Greens party agree to help Labor Party form Australia's first minority government since 1943

CANBERRA, Australia (AP) — A Greens lawmaker agreed Wednesday to help the center-left Labor Party form a minority Australian government in a climate-focused alliance while other kingmaker legislators said they are close to deciding whether to back Labor or a conservative coalition.

Greens member Adam Bandt is the first of five lawmakers from outside the major parties to announce which side they will support to form a government after Aug. 21 elections failed to deliver a winner for the first time in 70 years.

Labor now would need an additional three seats to form a minority government — as would the conservative coalition — but Labor controls the caretaker administration in the meantime under Prime Minister Julia Gillard.

In return for the support of newly elected Bandt, Gillard has agreed to a range of Greens demands including establishing an expert committee to investigate how Australia could introduce a tax for carbon gas pollution and allowing a parliamentary debate on the future of Australia's deployment of 1,550 troops to Afghanistan.

Still pivotal in the quest to rule are a trio of rural independents who are all former members of a conservative party and who are negotiating with the two sides as a bloc.

Gillard said she did not believe the early deal with the left-wing Greens would affect Labor's chances of winning the support of the rural independents. She said she had forwarded each of the independents details of the pact.

"They understand that anybody seeking stable and effective government in these circumstances is going to be talking to a range of people," Gillard told reporters.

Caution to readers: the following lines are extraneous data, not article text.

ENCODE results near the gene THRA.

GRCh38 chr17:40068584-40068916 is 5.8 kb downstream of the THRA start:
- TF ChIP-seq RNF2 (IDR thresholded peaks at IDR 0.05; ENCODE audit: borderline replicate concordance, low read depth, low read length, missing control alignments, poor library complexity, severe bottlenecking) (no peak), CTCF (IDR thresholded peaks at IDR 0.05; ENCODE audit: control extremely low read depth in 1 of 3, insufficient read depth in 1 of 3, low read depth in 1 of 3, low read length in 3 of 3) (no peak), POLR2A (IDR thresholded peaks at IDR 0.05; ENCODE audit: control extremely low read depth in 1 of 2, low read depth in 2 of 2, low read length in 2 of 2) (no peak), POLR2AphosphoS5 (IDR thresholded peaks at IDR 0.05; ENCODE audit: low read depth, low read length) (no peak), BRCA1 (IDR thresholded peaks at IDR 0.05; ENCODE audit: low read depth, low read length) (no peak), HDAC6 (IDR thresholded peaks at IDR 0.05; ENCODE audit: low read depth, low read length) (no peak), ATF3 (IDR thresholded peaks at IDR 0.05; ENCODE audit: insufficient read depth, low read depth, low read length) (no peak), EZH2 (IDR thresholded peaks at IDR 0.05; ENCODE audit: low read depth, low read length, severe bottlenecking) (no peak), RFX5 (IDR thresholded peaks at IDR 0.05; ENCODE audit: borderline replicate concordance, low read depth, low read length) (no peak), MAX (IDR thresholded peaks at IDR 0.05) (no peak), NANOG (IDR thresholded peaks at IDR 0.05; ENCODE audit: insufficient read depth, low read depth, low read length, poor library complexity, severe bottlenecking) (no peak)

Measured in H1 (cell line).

Greens leader Sen. Bob Brown said he expected the deal would prompt the independents to make their own decisions.

The Greens' support bolsters Labor's claim for a mandate to form a minority government because it brings the number of lawmakers under Gillard's control in the 150-seat House of Representatives to 73.

Opposition leader Tony Abbott's conservative Liberal Party-led coalition also holds 73 seats, and both sides are negotiating with independents to gain more seats.

Abbott said the Labor-Greens deal meant that a Labor government would impose a carbon tax on Australians, increase taxes on mining profits and reduce government funding for private schools.

"Clearly the Greens will be in the driver's seat of any renewed Gillard government," Abbott told reporters.

Environmental group Greenpeace in a statement welcomed the deal as "a turning point for long delayed action on climate change."

Abbott said he was having "good discussions" with the trio of independents in his bid to become prime minister. The three were being briefed by Treasury and Finance Department bureaucrats on Wednesday on how much the major parties' competing election promises were likely to cost government coffers.

One of the trio, Bob Katter, told Australian Broadcasting Corp. radio on Wednesday he was "a hair's breadth away" from making a decision.

An independent outside the bloc, Andrew Wilkie — who quit his job as a defense intelligence analyst in 2003 in protest against the then-government's explanation for sending 2,000 Australian troops to back U.S. and British forces in the Iraq invasion — had hoped to make a decision by Wednesday, but now expected to take another day or two.

He described an offer made by Gillard for his support as "unsatisfactory." Wilkie, a former Greens candidate, said he had yet to receive an offer from Abbott.

The environment-focused Greens were long considered the most likely to side with Labor because Abbott is opposed to ever making Australia's major polluters pay for the global warming gases that they emit.

Labor ruled for three years until the election and remains Australia's caretaker government until Gillard or Abbott can strike a deal with independents to command 76 seats. If neither leader can command a majority, fresh elections will be called.